Dr. Topf initially categorizes the causes as DM vs. “other” given the prevalence of diabetic nephropathy (Boer et al 2011; Hass et al 1997). Other causes of NS include membranous, focal segmental glomerulosclerosis (FSGS), minimal change disease, light chain deposition, amyloidosis, and preeclampsia in pregnancy. Membranous, FSGS, and minimal change disease are primary glomerular pathology conditions. Dr Topf recommends categorizing NS as primary or secondary after getting a pathologic diagnosis with a biopsy. For example, once a biopsy leads to the diagnosis of membranous nephropathy, an evaluation of primary vs. secondary causes of membranous nephropathy should be completed.
Edema: Managed with loop diuretics and sodium restriction (see diet). Dr. Topf recommends watching for diuretic resistance and the need for higher doses than expected. In theory, adding amiloride could help by targeting the epithelial sodium channels , but the evidence to support this is limited to case reports (Henrichs 2018).
Diet: Sodium restriction (1.5 to 2 g per 24 hours) is recommended, and most studies on RAAS inhibition have been completed in the setting of concomitant sodium restriction to help control edema (KDIGO 2012). KDIGO guidelines also recommend a low protein diet (0.8-1.0g/kg daily), but Dr. Topf recommends focusing on sodium restriction first.
Hyperlipidemia: Statins are recommended for patients based on usual CV risk guidelines (KDIGO 2012). Dr. Topf discontinues statin therapy with resolution or remission of NS, unless indicated for another reason.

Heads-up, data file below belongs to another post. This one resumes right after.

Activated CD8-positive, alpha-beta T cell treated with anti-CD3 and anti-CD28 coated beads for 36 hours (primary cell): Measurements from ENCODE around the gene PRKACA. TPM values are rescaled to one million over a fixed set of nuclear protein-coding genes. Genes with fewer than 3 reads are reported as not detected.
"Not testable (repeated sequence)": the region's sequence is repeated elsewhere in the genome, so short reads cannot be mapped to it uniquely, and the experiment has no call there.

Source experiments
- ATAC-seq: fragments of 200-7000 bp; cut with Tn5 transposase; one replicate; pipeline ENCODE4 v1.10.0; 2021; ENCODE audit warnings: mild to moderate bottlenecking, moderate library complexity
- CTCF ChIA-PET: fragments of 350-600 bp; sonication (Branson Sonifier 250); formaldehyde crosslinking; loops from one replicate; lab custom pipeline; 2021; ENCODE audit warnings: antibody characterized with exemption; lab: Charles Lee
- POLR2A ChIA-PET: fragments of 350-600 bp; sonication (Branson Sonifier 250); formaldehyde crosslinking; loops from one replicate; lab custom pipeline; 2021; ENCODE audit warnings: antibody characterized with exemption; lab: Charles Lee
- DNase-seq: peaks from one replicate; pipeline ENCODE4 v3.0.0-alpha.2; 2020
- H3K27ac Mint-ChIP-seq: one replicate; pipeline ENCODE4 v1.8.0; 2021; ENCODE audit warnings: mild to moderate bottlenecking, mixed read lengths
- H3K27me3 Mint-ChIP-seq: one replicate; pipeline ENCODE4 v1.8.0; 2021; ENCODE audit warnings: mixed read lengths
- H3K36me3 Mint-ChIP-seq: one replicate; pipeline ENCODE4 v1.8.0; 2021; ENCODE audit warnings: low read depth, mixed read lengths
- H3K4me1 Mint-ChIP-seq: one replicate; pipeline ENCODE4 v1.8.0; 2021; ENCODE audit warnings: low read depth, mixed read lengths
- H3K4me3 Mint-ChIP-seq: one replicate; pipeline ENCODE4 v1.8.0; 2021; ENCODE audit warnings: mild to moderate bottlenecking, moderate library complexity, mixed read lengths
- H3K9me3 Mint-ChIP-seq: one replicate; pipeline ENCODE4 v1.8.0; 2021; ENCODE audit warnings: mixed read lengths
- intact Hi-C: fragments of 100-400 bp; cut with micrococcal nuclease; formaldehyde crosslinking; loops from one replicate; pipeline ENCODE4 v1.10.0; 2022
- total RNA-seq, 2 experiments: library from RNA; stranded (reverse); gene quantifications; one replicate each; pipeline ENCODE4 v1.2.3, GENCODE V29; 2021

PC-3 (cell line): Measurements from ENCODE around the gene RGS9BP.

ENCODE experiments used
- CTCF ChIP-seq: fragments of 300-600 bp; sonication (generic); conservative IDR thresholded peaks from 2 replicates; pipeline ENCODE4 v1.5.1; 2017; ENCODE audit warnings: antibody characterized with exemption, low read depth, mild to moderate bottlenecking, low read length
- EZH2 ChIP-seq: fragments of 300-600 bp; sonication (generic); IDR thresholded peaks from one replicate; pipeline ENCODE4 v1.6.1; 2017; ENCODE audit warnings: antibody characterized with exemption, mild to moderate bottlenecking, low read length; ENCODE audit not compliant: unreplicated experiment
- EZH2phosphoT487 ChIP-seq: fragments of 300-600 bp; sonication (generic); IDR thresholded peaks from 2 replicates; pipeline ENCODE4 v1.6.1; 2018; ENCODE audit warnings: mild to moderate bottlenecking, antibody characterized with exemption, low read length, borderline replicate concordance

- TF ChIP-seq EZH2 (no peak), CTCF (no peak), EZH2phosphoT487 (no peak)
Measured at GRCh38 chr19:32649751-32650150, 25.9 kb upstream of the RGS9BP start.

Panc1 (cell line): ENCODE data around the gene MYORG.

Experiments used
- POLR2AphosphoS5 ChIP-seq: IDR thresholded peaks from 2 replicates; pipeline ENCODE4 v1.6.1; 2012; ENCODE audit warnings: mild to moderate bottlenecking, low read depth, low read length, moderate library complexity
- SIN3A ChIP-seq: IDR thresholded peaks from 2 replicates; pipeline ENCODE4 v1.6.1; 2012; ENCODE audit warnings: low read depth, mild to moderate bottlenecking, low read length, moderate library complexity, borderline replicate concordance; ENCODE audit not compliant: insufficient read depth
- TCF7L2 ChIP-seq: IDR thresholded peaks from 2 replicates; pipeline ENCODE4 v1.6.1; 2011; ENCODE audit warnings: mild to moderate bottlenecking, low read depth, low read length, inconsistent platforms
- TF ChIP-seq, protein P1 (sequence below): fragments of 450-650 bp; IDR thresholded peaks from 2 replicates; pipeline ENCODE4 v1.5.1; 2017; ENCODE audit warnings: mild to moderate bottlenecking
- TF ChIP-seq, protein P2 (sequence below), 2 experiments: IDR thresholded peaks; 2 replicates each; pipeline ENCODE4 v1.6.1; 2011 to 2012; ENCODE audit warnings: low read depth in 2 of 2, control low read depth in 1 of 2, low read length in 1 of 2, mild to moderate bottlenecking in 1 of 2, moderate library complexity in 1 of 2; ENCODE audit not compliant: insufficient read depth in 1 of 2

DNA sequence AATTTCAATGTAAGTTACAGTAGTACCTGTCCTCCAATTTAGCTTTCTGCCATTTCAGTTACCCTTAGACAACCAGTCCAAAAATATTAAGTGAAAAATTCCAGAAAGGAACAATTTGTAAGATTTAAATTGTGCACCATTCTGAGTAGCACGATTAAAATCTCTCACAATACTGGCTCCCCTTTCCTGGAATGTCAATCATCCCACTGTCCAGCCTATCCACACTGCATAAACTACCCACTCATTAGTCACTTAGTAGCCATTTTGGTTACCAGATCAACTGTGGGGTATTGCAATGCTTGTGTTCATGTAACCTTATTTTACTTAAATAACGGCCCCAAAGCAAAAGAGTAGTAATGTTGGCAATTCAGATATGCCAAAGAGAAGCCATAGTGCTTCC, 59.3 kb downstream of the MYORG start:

Hypercoagulability: NS patients are at increased risk of venous thromboembolism (VTE), particularly those with membranous nephropathy. Hypercoagulability risk increases with decreased albumin levels (<2.5g/dl). Dr. Topf recommends using the GN Tools calculator from the University of North Carolina to help with weighing the risks and benefits of anticoagulation. The KDIGO guidelines recommend considering therapeutic anticoagulation in patients with additional increased risk factor for thrombosis including heavy proteinuria >10g/d, BMI >35, family history of genetic VTE, congestive heart failure NYHA stage III or IV, prolonged immobilization, or recent surgery. If indicated, warfarin is recommended for anticoagulation (KDIGO 2012).
The three elements of glomerulonephritis (GN) include: (Atkins et al 2005)
First, Dr Topf recommends looking for hematuria, proteinuria or pyuria with a urinalysis and evaluating the AKI timeline. In addition to labs sent for the workup of NS, Dr Topf recommends: C3/C4, ANCA, cryoglobulins, and anti-glomerular basement membrane (GBM) testing. Dr. Topf describes 3 categories of rapidly progressive GN
Listeners will develop an approach to the basic evaluation and initial management of nephrotic syndrome and glomerulonephritis.
After listening to this episode listeners will…
Dr Topf reports no relevant financial disclosures. The Curbsiders report no relevant financial disclosures.
Gibson E, Topf J, Williams PN, Brigham SK, Okamoto E, Watto MF. “#250 Nephrotic Syndrome vs. Glomerulonephritis with Kidney Boy, Dr Joel Topf”. The Curbsiders Internal Medicine Podcast. http://thecurbsiders.com/episode-list Final publishing date January 11, 2021.